CM Archive
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G. W. Taylor.

Victoria, Morriss Publishing, c1982.
Distributed by Sono Nis Press.
231pp, cloth, $15.95.
ISBN 0-919203-22-1.

Grades 10 and up.
Reviewed by John D. Crawford.

Volume 11 Number 1.
1983 January.

This is a detailed summary of the industrial history of British Columbia. Taylor has previously written two highly-regarded studies of BC industries entitled Timber and Mining. In this present book, rather than making his divisions in the conventional manner into separate industries, he has examined the industrial history of the province through those elements essential to the creation of a broad economic base. Chapter topics include transportation, communications, urban development, and power facilities. The picture that emerges is one in which a great deal of hard, sometimes dangerous work, stimulated by what appears incredible vision, transformed a frontier wilderness into a modern industrial region in about a hundred years. An interesting feature of this development was the important part played by British, particularly Yorkshire-based, and American entrepreneurs. Their counterparts in eastern Canada were presumably too caught up by activities in their own area to be able to participate fully in the development of the West Coast.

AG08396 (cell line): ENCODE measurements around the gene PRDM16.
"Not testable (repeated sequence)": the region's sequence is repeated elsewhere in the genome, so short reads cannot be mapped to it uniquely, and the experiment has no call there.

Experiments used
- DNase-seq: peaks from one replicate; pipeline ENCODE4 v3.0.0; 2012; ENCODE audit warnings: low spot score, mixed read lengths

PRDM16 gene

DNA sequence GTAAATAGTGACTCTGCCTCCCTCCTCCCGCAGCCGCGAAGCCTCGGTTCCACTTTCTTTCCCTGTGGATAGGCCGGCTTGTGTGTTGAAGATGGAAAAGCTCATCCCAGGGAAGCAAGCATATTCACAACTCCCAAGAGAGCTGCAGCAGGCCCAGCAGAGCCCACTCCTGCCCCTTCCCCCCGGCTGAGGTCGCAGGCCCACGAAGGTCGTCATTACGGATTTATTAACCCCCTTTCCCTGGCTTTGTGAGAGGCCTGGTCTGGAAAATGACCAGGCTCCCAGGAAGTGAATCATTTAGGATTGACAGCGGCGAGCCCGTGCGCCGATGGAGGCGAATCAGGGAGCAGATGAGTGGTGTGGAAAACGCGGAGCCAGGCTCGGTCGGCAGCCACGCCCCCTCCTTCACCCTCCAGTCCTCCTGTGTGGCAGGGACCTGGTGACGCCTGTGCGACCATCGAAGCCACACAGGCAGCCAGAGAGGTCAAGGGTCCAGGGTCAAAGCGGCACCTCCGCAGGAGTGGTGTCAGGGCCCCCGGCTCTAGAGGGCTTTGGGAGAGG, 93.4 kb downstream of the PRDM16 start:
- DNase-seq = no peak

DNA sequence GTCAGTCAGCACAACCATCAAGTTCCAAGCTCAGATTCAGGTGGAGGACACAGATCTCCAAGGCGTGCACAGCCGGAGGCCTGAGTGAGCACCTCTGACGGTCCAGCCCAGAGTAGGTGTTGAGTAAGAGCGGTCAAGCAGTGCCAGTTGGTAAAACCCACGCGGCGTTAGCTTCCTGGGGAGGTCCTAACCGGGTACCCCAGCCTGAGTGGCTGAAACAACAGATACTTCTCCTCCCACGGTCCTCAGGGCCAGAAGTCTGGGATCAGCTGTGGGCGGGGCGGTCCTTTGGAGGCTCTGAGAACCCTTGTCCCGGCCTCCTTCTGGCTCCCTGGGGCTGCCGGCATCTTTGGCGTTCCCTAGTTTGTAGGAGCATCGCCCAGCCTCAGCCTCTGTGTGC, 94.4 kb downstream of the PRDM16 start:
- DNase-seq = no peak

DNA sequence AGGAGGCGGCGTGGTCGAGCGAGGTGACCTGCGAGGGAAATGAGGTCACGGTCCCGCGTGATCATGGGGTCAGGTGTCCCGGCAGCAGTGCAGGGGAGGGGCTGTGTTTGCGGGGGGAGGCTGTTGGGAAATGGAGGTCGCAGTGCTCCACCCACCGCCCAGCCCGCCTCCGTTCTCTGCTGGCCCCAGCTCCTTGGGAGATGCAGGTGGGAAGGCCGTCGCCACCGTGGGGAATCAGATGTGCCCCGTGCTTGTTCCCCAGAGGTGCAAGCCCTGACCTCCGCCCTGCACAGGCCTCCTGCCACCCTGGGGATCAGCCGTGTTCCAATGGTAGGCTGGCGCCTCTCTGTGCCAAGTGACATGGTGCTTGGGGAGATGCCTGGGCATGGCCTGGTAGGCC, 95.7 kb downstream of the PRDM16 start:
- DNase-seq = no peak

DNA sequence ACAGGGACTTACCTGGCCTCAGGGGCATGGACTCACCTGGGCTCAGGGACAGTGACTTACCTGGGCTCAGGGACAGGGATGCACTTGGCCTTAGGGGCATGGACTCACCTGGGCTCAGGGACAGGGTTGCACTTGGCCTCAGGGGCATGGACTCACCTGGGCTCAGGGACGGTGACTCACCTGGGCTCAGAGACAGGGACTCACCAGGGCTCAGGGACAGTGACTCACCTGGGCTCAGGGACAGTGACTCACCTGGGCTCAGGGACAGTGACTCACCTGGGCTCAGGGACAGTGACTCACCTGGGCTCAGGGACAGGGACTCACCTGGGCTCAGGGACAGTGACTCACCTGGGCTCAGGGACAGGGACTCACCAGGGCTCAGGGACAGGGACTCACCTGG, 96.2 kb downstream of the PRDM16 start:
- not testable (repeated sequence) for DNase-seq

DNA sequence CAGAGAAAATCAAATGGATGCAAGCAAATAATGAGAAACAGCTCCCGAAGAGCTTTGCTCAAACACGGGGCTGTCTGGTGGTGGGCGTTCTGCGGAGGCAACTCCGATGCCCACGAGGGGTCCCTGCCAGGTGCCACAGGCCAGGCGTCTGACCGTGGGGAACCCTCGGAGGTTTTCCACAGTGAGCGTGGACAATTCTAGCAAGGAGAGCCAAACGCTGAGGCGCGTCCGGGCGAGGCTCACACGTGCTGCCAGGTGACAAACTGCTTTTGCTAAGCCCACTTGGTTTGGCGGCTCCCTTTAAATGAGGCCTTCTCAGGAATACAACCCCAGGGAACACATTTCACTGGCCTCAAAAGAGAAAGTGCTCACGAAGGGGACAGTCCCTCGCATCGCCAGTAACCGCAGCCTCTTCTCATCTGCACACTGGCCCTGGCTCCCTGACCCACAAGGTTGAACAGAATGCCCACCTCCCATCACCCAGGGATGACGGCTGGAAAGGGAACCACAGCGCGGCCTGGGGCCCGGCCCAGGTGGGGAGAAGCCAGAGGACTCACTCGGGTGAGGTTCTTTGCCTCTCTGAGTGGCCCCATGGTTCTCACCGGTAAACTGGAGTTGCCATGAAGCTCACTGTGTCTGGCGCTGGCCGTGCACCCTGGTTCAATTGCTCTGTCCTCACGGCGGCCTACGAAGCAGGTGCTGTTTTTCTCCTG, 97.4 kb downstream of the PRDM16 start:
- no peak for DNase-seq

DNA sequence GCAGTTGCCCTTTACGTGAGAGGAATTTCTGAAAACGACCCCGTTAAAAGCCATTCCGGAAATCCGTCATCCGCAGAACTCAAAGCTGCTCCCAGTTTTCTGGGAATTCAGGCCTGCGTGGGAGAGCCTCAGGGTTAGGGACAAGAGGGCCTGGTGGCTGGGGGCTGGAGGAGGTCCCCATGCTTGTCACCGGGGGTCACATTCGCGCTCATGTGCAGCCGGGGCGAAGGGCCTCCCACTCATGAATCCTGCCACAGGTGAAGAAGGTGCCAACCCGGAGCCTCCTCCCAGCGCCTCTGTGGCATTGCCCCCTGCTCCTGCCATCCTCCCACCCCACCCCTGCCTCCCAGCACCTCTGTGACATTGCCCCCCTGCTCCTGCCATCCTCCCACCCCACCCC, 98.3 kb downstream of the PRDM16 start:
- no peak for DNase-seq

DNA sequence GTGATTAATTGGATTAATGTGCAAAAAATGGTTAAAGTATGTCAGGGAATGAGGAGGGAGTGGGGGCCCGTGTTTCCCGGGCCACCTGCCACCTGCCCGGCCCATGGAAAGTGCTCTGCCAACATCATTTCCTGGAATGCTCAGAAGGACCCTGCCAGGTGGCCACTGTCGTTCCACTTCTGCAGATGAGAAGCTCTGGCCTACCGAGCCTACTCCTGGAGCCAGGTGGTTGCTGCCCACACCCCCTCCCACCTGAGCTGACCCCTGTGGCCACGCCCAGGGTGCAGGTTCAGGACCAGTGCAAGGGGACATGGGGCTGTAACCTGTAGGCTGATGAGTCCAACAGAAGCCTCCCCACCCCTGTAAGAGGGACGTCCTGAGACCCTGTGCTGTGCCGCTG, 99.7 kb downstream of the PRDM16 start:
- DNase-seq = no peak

The introduction is a remarkably full pr6cis of the subject, and in fourteen pages provides the reader with an outline of the industrial development of the province. The book is replete with detail, arguably to the point where many readers may feel the diet of factual information too rich for their digestion. In the author's defence, it should be suggested that this is necessarily a feature of many economic histories. The writer of political or military histories often has the luxury of being able to concentrate on such features as important battles, elections, legislation, or personalities. Economic history on the other hand often lacks such dramatic focuses and is composed of many people making significant contributions at many places and at different times. The book has a helpful addendum referring the reader to further sources of information. The index, while of good length, does not contain the names of all those who make a brief appearance in the text. When the final topic is complete, Taylor refrains with caution, perhaps with wisdom, from making any predictions about future developments. However, what has been written suggests a continuing saga in which new men will emerge to contribute to the province's industrial future.

Recommended for inclusion in libraries at the secondary level and higher.

John D. Crawford, Frank Hobbs J. H. S., Victoria, BC.
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